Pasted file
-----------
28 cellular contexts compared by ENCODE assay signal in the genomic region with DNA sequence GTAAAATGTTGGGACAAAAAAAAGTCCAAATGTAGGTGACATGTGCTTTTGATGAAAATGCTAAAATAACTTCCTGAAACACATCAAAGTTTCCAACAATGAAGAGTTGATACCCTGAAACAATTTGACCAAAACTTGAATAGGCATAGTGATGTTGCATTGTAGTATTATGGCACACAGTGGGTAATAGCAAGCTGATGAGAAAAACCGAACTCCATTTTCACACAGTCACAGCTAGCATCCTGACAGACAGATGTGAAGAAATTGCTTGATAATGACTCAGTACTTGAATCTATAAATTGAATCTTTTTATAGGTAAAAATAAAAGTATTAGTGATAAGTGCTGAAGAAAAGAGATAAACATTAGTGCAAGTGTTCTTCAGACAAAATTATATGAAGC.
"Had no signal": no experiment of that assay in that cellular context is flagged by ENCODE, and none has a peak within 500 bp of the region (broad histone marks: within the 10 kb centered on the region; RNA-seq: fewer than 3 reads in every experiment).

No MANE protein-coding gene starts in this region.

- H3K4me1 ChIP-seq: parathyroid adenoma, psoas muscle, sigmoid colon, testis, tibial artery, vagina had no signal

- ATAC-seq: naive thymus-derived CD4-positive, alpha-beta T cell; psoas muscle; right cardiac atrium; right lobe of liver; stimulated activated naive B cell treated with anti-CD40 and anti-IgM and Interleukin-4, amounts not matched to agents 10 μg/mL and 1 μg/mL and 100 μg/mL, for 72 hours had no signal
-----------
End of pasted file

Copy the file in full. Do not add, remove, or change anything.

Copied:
28 cellular contexts compared by ENCODE assay signal in the genomic region with DNA sequence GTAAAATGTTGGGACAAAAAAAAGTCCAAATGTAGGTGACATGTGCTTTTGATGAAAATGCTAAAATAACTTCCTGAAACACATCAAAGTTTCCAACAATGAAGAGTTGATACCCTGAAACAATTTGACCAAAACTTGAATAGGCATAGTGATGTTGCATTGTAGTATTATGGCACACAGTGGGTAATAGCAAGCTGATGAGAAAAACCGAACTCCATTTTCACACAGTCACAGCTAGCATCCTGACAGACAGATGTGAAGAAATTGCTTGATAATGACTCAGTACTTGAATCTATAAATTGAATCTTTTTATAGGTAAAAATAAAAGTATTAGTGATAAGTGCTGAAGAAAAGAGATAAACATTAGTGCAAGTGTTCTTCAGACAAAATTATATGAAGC.
"Had no signal": no experiment of that assay in that cellular context is flagged by ENCODE, and none has a peak within 500 bp of the region (broad histone marks: within the 10 kb centered on the region; RNA-seq: fewer than 3 reads in every experiment).

No MANE protein-coding gene starts in this region.

- H3K4me1 ChIP-seq: parathyroid adenoma, psoas muscle, sigmoid colon, testis, tibial artery, vagina had no signal

- ATAC-seq: naive thymus-derived CD4-positive, alpha-beta T cell; psoas muscle; right cardiac atrium; right lobe of liver; stimulated activated naive B cell treated with anti-CD40 and anti-IgM and Interleukin-4, amounts not matched to agents 10 μg/mL and 1 μg/mL and 100 μg/mL, for 72 hours had no signal